Posted in books, rock 'n' roll on March 20th, 2014 by Nick – 1 Comment
(of whom we are big fans here in the Nuthouse) is getting ready to release the newest book from David McGowan
. Entitled Weird Scenes Inside the Canyon: Laurel Canyon, Covert Ops & The Dark Heart Of The Hippie Dream
, it looks to be an absolute head trip. The introduction and first chapter — which you can read above — tie in the Laurel Canyon hippie scene to the miltary-industrial complex, pedophilia, and so much more. It’s some freaky conspiracy shit, which is always an interesting read.
If you buy it from the Headpress shop by tomorrow, Friday, March 21, you save 10% and can get it as an exclusive hardcover.
Posted in art, indie, reviews, streaming audio / video on March 19th, 2014 by Nick – 1 Comment
Part of writing about music means there’s a constant quest for something new and interesting. The downside to that is finding so many bands that do things differently, but not very well. So, when yone finds a band like Art Contest, it’s all the more rewarding.
I can’t stop playing this album. Seriously, it’s been a good long while since I’ve heard an album as brilliantly sequenced as this. Each track leads into the next so fucking well that you’ll just keep listening, waiting to hear what comes next. And then, because you know what’ll come next, you listen to it again, and then maybe a third time to check and see what you might’ve missed.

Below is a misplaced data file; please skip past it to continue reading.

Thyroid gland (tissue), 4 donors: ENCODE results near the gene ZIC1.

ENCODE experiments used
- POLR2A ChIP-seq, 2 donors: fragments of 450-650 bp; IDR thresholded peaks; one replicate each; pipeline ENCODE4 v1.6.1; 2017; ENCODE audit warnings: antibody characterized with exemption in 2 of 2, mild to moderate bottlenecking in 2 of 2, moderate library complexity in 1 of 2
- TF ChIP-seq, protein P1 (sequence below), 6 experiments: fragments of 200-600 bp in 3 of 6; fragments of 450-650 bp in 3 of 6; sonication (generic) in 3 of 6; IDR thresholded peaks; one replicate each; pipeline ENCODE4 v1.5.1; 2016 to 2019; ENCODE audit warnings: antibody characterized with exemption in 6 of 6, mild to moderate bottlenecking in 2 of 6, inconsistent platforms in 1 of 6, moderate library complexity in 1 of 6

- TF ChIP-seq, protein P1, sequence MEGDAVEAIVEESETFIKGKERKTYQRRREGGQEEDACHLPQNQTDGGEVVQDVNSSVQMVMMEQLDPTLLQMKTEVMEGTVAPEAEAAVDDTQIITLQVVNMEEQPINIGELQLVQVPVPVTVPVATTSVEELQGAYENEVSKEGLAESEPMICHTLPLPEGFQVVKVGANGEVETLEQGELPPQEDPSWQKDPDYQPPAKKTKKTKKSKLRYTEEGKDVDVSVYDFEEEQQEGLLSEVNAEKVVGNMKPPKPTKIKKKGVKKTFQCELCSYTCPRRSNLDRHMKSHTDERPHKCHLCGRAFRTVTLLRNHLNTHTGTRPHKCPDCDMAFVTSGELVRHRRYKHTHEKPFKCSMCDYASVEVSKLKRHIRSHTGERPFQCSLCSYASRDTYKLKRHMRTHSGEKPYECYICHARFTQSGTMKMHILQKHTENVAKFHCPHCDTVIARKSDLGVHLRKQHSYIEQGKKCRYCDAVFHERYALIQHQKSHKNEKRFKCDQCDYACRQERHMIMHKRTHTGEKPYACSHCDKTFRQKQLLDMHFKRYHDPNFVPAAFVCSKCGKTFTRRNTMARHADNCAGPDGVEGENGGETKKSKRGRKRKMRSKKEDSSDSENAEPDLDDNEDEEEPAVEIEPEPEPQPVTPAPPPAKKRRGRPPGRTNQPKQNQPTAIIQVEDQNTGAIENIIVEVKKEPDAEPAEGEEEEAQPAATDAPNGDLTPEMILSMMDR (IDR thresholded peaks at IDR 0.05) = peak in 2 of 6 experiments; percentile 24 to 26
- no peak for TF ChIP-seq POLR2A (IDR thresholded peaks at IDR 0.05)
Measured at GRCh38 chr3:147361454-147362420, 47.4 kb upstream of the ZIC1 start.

Repeat as necessary.
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Posted in interview, rock 'n' roll, upcoming album, upcoming release on March 18th, 2014 by Nick – Be the first to comment
Due out next week from Sickroom Records is the debut release from Italian trio Kippi’s, entitled Semplice Como Nuvole. It’s a fascinating combination of motorik post-punk rhythms and psychedelic influences. The whole album is frankly hypnotic. Coming as it does right as the weather’s warming up, we can see this getting a lot of windows down, volume up play around the house, and especially in the car. We were lucky enough to get to ask frontman Daniel Mana a few questions about the band and their album via e-mail.
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Posted in podcast, punk on March 17th, 2014 by Nick – Be the first to comment
This episode of the podcast reveals the mystery of why I sounded so horrid last time, and not-so-coincidentally features me saying awful things about Jenny McCarthy.
On a positive note, the plans for a mellow, introspective series of songs were scrapped in order to bring you this swampy brew of anger and depression. I’m not sure how I managed to make Ghoul and the Louvin Brothers work in the same podcast, but I’m assuming codeine had somethign to do with it.
Podcast #109, “Sick & Tired”
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Posted in books, movies, reviews, streaming audio / video, video on March 13th, 2014 by Nick – Be the first to comment